Fall is finally upon us and while we might not enjoy any beach weather for another eight or 10 months, there’s no reason to fret. In fact, the onset of crisp autumn days means a whole new set of outdoor opportunities is in the offing.
Maine’s first six-day moose season begins on Monday. Upland bird hunting will start on Oct. 1, and several sessions of wild turkey hunting will be staged from late September through October, depending on the zone and method of hunting. Fall fishing can be spectacular. And firearms season on deer looms on the horizon. Add in a nice fall foliage hike, the options truly abound.
But you already knew all that. Here are a few things you may not have known. Consider these FYI items a friendly addendum to your already packed fall (and winter, in one case) schedule.
Earlier this year Paul Doiron, the editor in chief of Down East magazine, released his first novel, “The Poacher’s Son.” I loved the book and told readers about it in an earlier column.
If you’re among those who enjoyed the book, or if you just want to learn more about the talented author, you’ll get your chance on Saturday when Doiron will talk about the book during an event at the Bangor Public Library.
Doiron’s appearance begins at 2 p.m., and his presentation is free and open to the public. And as you might expect, the book will be available for purchase and signing at the event.
Gather up the kids
The Pleasant River Fish and Game Conservation Association has a long history of providing outdoor opportunities for local youth, and on Saturday the club will continue that tradition with an event the whole family will enjoy.
Club members will hold their annual National Hunting and Fishing Youth Day from 9 a.m. to 2 p.m. Saturday with a wide variety of activities on tap. The group’s stated goal is to introduce kids to the various outdoor pursuits that Maine has to offer.
Among the activities planned for Saturday: canoeing, sporting clay shooting, .22 rifle shooting, fly tying and casting, a search and rescue dog demonstration, and an antique firearms display.
Lunch is free to those ages 16 and younger.
The PRFGCA’s clubhouse is located on Tibbetts Town Road in Columbia. For more information, visit the club’s website at www.prfgca.com.
Expanded fishing options
Back in June, the Maine Department of Inland Fisheries & Wildlife’s Advisory Council passed a rule that allows for an extended fishing season on certain international waters in the St. John River watershed.
Now, it’s time to take advantage of those fishing opportunities.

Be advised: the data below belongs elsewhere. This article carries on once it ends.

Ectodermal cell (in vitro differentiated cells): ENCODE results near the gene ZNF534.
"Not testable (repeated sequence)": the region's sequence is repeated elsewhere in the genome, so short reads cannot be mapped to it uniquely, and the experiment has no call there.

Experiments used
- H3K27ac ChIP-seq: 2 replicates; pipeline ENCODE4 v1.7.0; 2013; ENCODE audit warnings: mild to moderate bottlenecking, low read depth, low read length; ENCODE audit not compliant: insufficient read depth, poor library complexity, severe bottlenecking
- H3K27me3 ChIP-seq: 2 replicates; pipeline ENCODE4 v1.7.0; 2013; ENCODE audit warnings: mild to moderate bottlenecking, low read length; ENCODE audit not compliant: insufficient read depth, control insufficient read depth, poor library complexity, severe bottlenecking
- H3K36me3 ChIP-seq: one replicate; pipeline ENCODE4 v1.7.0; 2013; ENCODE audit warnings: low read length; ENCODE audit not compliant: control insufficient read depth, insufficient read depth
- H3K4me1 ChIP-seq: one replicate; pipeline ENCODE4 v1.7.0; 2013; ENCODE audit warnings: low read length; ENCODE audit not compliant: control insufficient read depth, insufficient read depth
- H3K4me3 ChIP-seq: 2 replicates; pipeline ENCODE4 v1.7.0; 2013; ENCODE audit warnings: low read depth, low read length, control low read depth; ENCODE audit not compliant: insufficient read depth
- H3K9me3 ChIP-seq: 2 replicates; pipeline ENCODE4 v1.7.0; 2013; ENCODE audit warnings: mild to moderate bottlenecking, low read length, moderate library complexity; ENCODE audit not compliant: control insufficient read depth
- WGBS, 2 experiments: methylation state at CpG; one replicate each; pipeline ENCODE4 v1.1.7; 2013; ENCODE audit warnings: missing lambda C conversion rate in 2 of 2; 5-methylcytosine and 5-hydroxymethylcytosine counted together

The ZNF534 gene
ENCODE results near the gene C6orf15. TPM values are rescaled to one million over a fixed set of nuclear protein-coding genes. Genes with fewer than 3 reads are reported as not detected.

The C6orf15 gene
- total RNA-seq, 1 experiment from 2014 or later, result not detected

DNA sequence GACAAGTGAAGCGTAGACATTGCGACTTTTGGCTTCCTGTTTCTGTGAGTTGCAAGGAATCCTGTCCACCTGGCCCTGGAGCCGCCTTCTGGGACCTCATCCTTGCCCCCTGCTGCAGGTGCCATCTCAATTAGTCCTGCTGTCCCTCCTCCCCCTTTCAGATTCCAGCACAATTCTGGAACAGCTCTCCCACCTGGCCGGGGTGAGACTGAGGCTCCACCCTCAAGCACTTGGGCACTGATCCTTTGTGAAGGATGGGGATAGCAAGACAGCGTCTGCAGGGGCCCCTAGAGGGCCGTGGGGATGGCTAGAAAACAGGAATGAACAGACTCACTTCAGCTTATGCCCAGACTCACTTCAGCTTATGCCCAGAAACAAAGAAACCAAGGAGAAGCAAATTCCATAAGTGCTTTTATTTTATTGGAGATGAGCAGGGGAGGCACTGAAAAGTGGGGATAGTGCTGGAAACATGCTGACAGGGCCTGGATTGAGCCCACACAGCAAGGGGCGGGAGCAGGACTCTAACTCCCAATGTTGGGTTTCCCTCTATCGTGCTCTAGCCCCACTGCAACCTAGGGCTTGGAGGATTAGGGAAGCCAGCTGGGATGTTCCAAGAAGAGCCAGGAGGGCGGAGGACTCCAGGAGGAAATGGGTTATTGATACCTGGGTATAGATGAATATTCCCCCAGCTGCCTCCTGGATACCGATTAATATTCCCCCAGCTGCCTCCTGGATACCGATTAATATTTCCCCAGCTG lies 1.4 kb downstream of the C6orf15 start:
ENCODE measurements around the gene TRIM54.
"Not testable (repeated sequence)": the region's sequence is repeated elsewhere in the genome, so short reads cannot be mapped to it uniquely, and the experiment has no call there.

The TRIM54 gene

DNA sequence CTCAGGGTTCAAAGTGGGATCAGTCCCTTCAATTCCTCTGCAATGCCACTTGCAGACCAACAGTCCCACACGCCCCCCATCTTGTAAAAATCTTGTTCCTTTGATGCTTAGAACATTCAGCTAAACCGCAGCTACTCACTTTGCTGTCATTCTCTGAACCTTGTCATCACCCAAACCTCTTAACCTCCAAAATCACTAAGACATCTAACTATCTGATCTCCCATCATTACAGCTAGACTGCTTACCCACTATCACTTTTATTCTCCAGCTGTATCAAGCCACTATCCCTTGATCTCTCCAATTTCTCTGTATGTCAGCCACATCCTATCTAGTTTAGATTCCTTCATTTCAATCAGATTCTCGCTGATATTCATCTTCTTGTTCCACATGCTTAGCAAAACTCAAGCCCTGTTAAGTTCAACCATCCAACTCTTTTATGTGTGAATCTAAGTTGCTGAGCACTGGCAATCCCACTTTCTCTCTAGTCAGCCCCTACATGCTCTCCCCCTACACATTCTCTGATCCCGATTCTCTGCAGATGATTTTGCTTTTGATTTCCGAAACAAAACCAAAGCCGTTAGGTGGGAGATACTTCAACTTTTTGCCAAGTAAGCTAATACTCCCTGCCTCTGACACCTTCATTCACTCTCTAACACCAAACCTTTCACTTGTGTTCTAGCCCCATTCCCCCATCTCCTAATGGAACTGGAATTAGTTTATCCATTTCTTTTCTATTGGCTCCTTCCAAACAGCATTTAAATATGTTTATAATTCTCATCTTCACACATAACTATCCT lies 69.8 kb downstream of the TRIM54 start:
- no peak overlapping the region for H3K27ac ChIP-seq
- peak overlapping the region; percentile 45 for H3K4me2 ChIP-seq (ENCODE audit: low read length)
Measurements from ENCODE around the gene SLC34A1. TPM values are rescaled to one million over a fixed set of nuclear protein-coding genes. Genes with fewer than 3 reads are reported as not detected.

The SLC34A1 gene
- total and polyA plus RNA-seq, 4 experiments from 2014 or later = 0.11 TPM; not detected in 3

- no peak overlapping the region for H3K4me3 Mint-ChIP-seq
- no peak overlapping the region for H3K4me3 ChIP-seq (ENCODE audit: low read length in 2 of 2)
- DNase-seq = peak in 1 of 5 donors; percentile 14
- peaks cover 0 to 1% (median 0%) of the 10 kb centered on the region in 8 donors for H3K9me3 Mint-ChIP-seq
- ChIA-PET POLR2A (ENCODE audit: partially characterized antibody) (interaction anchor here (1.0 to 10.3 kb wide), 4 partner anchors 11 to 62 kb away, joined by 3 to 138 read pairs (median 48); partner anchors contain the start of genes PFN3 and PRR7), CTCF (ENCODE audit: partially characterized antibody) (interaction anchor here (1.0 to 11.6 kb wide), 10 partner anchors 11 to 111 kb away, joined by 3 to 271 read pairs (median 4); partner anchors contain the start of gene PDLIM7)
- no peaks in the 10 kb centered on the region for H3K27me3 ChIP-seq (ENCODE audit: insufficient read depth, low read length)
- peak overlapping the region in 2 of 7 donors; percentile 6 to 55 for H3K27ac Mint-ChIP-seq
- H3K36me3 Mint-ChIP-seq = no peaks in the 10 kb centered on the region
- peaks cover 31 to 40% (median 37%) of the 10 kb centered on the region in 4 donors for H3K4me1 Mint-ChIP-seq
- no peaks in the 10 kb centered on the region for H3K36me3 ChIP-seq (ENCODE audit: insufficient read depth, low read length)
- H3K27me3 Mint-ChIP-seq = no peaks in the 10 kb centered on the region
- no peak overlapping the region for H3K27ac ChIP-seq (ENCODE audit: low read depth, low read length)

The listed waters will be open from Oct. 1 until Nov. 30 to the taking of muskellunge and bass. Artificial lures must be used, but there is no daily bag limit or minimum length on muskies or bass. All other fish must be released at once.
The newly opened waters: Glazier Lake in T18 R10 WELS; the St. Francis River in T19 R11 and T18 R10 WELS; and the St. John River from the confluence of the St. Francis River downstream to the easternmost border of the town of Hamlin.
The DIF&W advises that although New Brunswick has not yet approved an extended season, anglers may access Glazier Lake from the Canadian side of the border. It is, however, still illegal for anglers who accessed Glazier Lake from the Canadian side to land on the Maine shore.
Smart kids ski for less
If your little skier does well in school, Saddleback Maine in Rangeley has unveiled a program that will reward them — and you.
One thing is certain: You’ll have a few more bucks in your wallet if you choose to take advantage of the resort’s PEAK Pass, which also rewards members of the military and college students.
According to a Saddleback press release, the Promoting Education and Activity for Kids program is designed to encourage students to do well in school, curb childhood obesity and encourage childhood activity.
Any Maine student (through grade 12) who makes the honor role during the first marking period can purchase a season pass to Saddleback for just $59. In addition, college students can purchase season passes for $149.
Military members can buy season passes for $149 while combat veterans who have served in Iraq or Afghanistan will pay just $25 for a season pass.
Looking for breakfast
With Maine’s firearms season on deer barely a month away, it’s time to start thinking about the important stuff … like breakfast.
Hunters breakfasts are a popular — some would say essential — part of the hunting experience, and here at the BDN we strive to let you know about as many breakfast options as we can each year.
That’s where you come in.
If your organization is putting on a hunters breakfast, we can help you fill the seats. And the service is free. Just drop us a line with all the details — place, date, time, cost and what’s on the menu — and we’ll let hungry hunters know where they can go to fuel up.